Let us begin by wondering just what you are doing sitting there at your desk. Here [in the pages that follow] are some questions for you to explore…The questions and experiments you will find in this book are all concerned with important, relatively unexplored areas of our social environment. The research you choose to do will be important and original. (1)

The book presents dozens of “questions and experiments,” getting students to manipulate and explore a wide range of characteristics of their social environments – focusing specifically on the environments presented by the classroom, the community and also by a wide range of contemporary mediatic forms, from the magazine to video recording technologies. You can read the full essay (pdf) here: http://learningspaces.org/files/mcluhan_educating_senses.pdf

More at McLuhan Galaxy

The Lost Marshall McLuhan Tapes

A recently discovered interview shows media guru McLuhan is still topical, even prescient

Read the interview at Maclean’s

Choice cuts:

"Some of my fellow academics are very hostile, but I sympathize with them. They’ve been asleep for 500 years and they don’t like anybody who comes along and stirs them up."

"My interest in popular culture as an art form arouses uneasiness in many quarters."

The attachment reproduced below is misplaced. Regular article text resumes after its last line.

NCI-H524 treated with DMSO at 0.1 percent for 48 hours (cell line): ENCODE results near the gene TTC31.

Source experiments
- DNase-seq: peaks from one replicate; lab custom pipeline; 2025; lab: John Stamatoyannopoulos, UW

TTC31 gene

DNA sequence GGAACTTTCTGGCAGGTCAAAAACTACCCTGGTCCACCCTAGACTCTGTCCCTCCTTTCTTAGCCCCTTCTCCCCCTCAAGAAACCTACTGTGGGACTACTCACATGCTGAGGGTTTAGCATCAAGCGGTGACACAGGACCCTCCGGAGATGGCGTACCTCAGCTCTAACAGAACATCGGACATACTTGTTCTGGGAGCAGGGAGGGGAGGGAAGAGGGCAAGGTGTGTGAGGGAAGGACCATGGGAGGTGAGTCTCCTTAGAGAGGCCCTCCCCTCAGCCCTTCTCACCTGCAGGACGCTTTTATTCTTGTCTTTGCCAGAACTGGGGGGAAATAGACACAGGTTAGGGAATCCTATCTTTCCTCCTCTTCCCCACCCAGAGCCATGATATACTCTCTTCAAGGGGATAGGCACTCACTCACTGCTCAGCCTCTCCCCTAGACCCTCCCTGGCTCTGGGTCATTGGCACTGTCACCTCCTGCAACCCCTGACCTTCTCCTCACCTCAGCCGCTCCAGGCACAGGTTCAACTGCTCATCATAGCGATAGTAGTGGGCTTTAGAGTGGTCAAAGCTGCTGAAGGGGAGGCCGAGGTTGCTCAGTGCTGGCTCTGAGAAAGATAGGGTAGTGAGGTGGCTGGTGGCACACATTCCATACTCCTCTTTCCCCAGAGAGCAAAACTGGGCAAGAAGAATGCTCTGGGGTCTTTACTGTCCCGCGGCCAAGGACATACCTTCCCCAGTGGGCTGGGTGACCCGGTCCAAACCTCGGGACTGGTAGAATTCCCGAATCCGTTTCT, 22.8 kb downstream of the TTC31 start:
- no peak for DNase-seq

"The successor to politics will be propaganda, not in the sense of a message or ideology, but the impact of the whole technology of the times. So politics will eventually be replaced by imagery. The politician will be only too happy to abdicate in favour of his image, because the image will be so much more powerful than he could ever be."

(Joker’s Wild) “The clown is really the emperor’s PR man, who keeps him in touch with the world that the emperor cannot reach. The clown interprets the emperor to his court or the public and indicates their mood.”

"The biggest job in the world will be espionage. Around the world, people are spending more and more of their time watching the other guy. Espionage at the speed of light will become the biggest business in the world"

"With increased espionage, the more you know about the public, the more they take over the show."

"The new human occupation of the electronic age has become surveillance. CIA-style espionage is now the total human activity. Whether you call it audience rating, consumer surveys and so on—all men are now engaged as hunters of espionage. So women are completely free to take over the dominant role in our society. Women’s liberation represents demands for absolute mobility, not just physical and political freedom to change roles, jobs and attitudes—but total mobility."

"Bureaucracy has no possibility of performing leadership. A bureaucrat can never be a leader. He would have to step right out of his ballpark to become a leader."

"The classroom is becoming obsolete. The education thing is completely up for grabs. Compulsory education will disappear. It’s meaningless. Why should people be compelled to become educated? The right-hemisphere kid, who is a classroom problem, tends to know more about the media than his teachers. But literacy has become a sort of privilege for cranks and elites. The first people who learned to write and to read were the workmen who carved the inscriptions on monuments. Literacy came at the workman level before it came at the reading level."

The Lost Marshall McLuhan Tapes